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Toguchi v. Matayoshi

United States District Court, District of Hawaii

December 31, 2014

MONICA TOGUCHI, individually and as the personal representative of the estate of Charles Anthony Lee, II, Plaintiff,
KATHRYN MATAYOSHI, et al., Defendants.


Derrick K. Watson, United States District Judge.

Monica Toguchi’s First Amended Complaint (“FAC”) asserts four official and individual capacity claims against various State of Hawai‘i defendants whom she holds responsible for the suicide of her son, Charlie. Because a Section 1983 claim may not be based on an alleged violation of Section 504 of the Rehabilitation Act or of the Individuals with Disabilities Education Act (“IDEA”), and because Toguchi fails to state a claim of negligent infliction of emotional distress (“NIED”), the Court dismisses with prejudice Counts 2 and 4 of the FAC. The Court also dismisses Counts 1 (Section 504 violation) and 3 (intentional infliction of emotional distress (“IIED”)), with leave to amend, because they lack the requisite specificity needed to state a claim.


Shortly after moving to Hawai‘i in 2007, Charlie began attending fifth grade at Mililani Uka Elementary School. Toguchi “requested special education services for her son because Charlie had a difficult time adjusting to his new life in Hawaii and to Mililani Uka Elementary School.” FAC ¶ 16. Toguchi alleges that although Charlie was transferred to Mililani Middle School to address some of his behavioral problems, he finished his sixth grade year without any notable issues. FAC ¶ 18.

Starting with his seventh grade year, Charlie began cutting himself. He continued to do so, despite hospitalization at Queen’s Medical Center. During his eighth grade year, Charlie received in-home intensive therapy from the Department of Health (“DOH”). FAC ¶¶ 19–20. Toguchi alleges that Charlie’s behavioral problems escalated:

Charlie locked himself in Plaintiff’s car with a knife and refused to attend school and on another occasion stood on top of a three story building and threatened to jump. Following both of these incidents Charlie was taken to Queen[’]s Medical Center for treatment.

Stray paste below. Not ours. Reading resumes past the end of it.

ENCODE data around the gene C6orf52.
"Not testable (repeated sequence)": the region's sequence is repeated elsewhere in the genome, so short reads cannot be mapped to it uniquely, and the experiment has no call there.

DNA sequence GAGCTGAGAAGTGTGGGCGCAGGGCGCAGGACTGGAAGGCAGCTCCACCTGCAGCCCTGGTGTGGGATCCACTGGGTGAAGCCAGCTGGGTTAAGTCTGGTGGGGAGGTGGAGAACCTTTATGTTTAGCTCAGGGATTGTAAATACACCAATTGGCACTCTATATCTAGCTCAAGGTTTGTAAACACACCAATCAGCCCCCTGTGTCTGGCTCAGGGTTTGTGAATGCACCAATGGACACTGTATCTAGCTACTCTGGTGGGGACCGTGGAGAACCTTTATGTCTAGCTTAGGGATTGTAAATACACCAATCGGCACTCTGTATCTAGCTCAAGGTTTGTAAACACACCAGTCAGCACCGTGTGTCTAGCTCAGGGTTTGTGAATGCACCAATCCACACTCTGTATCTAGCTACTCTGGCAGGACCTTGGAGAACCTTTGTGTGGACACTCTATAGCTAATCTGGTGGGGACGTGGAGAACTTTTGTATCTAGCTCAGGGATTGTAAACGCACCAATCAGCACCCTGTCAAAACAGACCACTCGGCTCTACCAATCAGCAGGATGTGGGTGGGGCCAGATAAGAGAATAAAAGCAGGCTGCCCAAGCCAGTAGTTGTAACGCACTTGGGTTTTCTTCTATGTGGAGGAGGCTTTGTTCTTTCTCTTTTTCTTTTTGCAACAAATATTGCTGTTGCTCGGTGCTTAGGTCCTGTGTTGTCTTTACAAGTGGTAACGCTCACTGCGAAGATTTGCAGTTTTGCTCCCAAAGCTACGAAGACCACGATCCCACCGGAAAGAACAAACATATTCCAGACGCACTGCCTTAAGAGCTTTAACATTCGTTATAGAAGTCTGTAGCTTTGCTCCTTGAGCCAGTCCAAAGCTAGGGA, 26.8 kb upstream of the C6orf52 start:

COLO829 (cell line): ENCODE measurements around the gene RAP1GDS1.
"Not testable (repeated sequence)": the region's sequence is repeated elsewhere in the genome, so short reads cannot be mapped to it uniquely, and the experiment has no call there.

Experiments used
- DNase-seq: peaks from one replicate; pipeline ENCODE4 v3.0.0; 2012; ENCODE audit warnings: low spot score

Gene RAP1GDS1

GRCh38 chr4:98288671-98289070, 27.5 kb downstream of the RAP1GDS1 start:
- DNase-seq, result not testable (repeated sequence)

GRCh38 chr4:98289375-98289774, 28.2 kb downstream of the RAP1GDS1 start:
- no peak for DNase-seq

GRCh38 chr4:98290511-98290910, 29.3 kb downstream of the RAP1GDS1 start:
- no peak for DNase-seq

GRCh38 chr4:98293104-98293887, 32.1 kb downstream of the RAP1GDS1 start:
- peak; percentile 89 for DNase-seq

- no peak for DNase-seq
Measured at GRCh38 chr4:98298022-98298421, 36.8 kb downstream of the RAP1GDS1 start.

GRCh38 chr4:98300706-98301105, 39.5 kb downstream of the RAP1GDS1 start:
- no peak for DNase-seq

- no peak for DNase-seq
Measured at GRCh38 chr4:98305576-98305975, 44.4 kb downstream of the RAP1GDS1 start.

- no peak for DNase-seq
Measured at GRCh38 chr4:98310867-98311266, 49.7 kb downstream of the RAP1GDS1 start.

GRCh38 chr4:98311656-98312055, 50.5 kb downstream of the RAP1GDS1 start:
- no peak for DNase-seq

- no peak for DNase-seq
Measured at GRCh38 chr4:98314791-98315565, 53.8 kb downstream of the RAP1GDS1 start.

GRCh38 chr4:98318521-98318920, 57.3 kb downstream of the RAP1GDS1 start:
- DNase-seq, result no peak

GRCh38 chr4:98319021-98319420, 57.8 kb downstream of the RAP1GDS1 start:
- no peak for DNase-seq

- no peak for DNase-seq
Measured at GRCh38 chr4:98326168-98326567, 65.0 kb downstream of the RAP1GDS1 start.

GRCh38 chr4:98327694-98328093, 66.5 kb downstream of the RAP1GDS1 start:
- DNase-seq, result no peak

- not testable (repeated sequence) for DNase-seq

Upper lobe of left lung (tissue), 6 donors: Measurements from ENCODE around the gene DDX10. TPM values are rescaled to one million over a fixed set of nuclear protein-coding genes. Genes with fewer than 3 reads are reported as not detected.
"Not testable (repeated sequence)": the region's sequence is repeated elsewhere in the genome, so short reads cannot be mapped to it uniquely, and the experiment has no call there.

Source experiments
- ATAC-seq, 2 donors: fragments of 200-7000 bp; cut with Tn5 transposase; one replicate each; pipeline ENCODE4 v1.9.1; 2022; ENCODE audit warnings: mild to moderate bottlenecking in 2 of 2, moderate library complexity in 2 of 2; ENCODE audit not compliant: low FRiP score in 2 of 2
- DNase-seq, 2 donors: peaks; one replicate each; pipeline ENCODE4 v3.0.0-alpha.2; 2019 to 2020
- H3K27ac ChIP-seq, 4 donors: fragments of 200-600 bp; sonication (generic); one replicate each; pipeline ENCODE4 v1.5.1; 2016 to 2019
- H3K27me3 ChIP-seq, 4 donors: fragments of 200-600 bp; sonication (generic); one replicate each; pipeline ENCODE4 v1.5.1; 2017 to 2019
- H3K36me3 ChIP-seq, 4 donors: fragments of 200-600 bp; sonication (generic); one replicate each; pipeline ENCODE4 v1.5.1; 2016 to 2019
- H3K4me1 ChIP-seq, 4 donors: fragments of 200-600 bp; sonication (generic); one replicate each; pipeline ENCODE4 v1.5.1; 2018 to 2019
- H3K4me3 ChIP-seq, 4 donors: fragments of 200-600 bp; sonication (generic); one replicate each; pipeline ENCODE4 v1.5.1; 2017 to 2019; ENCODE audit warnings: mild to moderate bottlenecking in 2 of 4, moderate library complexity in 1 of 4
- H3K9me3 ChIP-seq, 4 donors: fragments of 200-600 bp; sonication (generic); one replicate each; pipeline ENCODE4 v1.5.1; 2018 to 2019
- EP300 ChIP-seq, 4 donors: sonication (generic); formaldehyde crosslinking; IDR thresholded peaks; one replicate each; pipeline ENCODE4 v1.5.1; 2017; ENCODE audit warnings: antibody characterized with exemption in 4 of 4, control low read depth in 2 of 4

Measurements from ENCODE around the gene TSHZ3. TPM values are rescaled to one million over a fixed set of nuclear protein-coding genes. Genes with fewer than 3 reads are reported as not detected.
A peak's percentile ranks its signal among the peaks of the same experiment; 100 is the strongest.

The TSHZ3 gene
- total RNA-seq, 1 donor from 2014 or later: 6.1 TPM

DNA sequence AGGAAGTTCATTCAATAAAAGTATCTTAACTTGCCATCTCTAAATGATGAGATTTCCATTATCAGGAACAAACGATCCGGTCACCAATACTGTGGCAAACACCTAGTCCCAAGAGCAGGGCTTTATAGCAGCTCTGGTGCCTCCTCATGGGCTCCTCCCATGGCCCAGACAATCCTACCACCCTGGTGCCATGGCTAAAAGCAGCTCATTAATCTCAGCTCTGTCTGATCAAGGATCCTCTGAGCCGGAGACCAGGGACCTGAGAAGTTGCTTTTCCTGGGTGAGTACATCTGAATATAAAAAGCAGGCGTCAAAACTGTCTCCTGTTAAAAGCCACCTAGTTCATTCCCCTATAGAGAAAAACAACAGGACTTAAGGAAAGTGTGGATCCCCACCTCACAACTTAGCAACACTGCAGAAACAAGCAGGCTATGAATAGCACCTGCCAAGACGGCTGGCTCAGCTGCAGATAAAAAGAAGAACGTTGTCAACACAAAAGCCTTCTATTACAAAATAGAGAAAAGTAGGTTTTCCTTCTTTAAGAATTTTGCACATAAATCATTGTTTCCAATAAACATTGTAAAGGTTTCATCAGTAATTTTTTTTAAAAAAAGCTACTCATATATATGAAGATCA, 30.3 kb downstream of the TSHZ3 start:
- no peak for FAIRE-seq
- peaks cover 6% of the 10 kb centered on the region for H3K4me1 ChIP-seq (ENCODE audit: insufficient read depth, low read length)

FAC ¶¶ 24–25.

During this time, Toguchi alleges that she expressed concern to individuals at the DOH and to individuals on Charlie’s Individual Education Program (“IEP”) team, to the effect that the programs in place were insufficient to address Charlie’s problems. Despite these expressions, Toguchi alleges that the DOH discontinued Charlie’s in-home therapy after five months and thereafter “only provided minimal care management services” for Charlie “even though it was clear that Charlie still needed those or other mental health services.” FAC ¶ 27–28.

Toguchi alleges that Charlie’s behavior continued to decline as he transitioned to his ninth grade year at Roosevelt High School, and that defendants continued to do little or nothing in response to address his escalating problems. According to Toguchi:

At the initial IEP meeting which occurred on August 18, 2011, the Defendants failed and refused to consider or provide the level of intensive and/or residential care that Charlie required based upon his long history of self[-]abusive behaviors and his most recent difficulties adjusting to a new school.
Following the initial IEP meeting Charlie continued to cut himself and threatened to commit suicide by hanging.
Although Plaintiff regularly voiced her concerns regarding Charlie’s threats to take his own life, the threats were not taken seriously by any of the Defendants, who instead began to reduce Charlie’s services.

FAC ¶¶ 31–33 (paragraph numbering omitted).

Because of Charlie’s poor school attendance record, he was placed at Home Maluhia, where the DOH initially provided Multi Systemic Treatment (“MST”). Even this, however, did not meet Toguchi’s expectations because she believed that Charlie required residential treatment. Regardless, the DOH shortly thereafter terminated the MST, allegedly because, without an IEP, “Charlie could not be in Home Maluhia and be receiving MST at the same time.” On the evening of November 6, 2011, the same day that he was released from Home Maluhia (after being there for two weeks), Charlie committed suicide. FAC ¶¶ 34–37.

Toguchi generally asserts that Defendants: “did nothing to change the IEP to help Charlie benefit from his education”; “knowingly, deliberately, and repeatedly failed to determine the educational and related services necessary”; “failed to assure that the programs and/or services provided to Charlie resulted in significant learning and/or improvement in his mental health”; “failed to take appropriate corrective actions”; “had knowledge that it was substantially likely that their acts and failures to act . . . would jeopardize Charlie’s federally protected rights to have meaningful access to education and reasonable accommodations and could potentially result in Charlie harming himself”; and “proximately caus[ed] Charlie’s death at the age of fourteen.” FAC ¶¶ 38–43.

The FAC asserts four claims: violation of § 504 of the Rehabilitation Act against all defendants in their official capacities (Count 1); a 42 U.S.C. § 1983 claim against all defendants in their individual capacities, for violations of § 504 of the Rehabilitation Act and for violations of the IDEA (Count 2); ...

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